Over time, different host variants dominated the population, and they generated replicases that preferentially transcribed specific host variants and nonfunctional RNAs. In addition, the lengths of dominant nonfunctional RNAs changed with increasing replication cycles. The investigators mapped the relative efficiencies between different host variants replicating each other and between host variants replicating parasites. They described how this “replication network” changed with time.
The Implications of the Results
What did the research team accomplish? The answer is nothing of significance. The investigators provided the machinery required to externally drive replication. The RNAs did not replicate either themselves or each other. Nor did they directly perform any biologically relevant function. The acquired mutations solely tweaked the translated replicases to perform their pre-existent function with different speeds on different host variants and nonfunctional RNAs, or they disabled the replicases. Only the numbers of variant RNAs and the speed of replication changed. The functional complexity of the system did not increase, and nothing novel emerged.
The experiment has no relevance to what could have transpired on the early earth (here, here, here). RNAs hundreds of nucleotides in length could not have formed. Even if they did, the probability that their sequences encoded a functional replicase is infinitesimal. And none of the components required for protein translation existed before the appearance of autonomous cells.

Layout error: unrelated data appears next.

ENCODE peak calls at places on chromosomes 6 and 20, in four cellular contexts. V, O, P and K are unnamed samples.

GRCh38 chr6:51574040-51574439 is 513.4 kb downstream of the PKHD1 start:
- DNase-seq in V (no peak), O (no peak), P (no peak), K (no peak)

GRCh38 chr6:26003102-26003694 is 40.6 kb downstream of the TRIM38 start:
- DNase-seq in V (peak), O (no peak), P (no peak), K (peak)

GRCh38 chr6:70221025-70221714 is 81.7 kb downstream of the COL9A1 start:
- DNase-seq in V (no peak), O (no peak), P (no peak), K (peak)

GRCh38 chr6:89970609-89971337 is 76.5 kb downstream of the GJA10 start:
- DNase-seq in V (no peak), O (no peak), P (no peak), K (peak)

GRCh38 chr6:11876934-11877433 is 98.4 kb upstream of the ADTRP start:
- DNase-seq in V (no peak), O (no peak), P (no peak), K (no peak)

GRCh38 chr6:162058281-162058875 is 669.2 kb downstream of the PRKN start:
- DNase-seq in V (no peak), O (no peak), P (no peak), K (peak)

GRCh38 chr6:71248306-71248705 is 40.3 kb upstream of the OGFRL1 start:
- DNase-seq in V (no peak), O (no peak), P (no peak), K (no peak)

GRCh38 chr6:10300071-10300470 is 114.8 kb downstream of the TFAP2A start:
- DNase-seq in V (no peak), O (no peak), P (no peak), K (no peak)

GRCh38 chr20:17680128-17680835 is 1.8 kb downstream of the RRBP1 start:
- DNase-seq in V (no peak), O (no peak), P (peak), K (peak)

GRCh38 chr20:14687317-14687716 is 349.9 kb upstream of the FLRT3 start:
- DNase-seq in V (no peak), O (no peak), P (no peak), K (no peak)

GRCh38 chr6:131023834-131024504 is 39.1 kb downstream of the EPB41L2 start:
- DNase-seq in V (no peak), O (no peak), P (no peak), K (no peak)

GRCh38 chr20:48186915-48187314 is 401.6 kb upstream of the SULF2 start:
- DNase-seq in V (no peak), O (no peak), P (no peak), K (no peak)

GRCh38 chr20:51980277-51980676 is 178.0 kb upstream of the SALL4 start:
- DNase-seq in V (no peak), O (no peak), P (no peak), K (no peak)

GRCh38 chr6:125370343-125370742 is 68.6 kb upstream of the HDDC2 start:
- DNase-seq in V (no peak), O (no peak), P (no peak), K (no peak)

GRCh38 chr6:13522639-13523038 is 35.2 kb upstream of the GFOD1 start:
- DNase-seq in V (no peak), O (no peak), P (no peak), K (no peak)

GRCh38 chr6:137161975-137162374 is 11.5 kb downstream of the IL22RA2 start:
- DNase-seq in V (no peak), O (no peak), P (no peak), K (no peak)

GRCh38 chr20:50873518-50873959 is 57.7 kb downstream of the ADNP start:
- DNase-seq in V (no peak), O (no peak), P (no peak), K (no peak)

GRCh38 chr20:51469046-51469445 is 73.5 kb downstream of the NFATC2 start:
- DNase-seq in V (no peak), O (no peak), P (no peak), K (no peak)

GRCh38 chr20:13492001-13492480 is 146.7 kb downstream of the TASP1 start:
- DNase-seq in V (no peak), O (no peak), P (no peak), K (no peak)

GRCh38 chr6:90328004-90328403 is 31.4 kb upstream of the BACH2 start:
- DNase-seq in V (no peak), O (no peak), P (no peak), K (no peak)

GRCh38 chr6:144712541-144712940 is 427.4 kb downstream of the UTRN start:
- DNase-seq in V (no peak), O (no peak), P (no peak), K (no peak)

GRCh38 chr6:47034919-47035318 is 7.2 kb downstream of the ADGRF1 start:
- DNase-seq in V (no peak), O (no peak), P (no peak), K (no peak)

An evolving RNA network could not have emerged even if the earth contained vast quantities of RNAs encoding replicases and numerous copies of all the required translational components. Replication and translation could only have initiated if the RNA, replicase, and the translational machinery migrated into a microscopic cellular container. The possibility of such a fortuitous occurrence is beyond remote.
An Alternative Version
The writer of the press release is not fully to blame for greatly exaggerating the research results. As we saw, the authors of the original technical article overstated their accomplishments and the significance of their work. The writer simply amplified the exaggerated claims and couched the study in the context of the secular creation narrative of life’s origin.
If the writer fully understood the research and prioritized scientific accuracy, the summary would have read more like the following:
Researchers further demonstrated the implausibility of life originating through undirected processes. Their experiment reinforces the conclusion that any form of molecular replication requires the highly sophisticated machinery that only exists in living cells. And the origin of any cellular component requires externally imparted information. The study also further discredits the claim that Darwinian evolution could have assisted life’s origin by showing that random mutations at best only slightly modify preexistent functions in proteins. Nothing novel ever emerges, and complexity never significantly increases.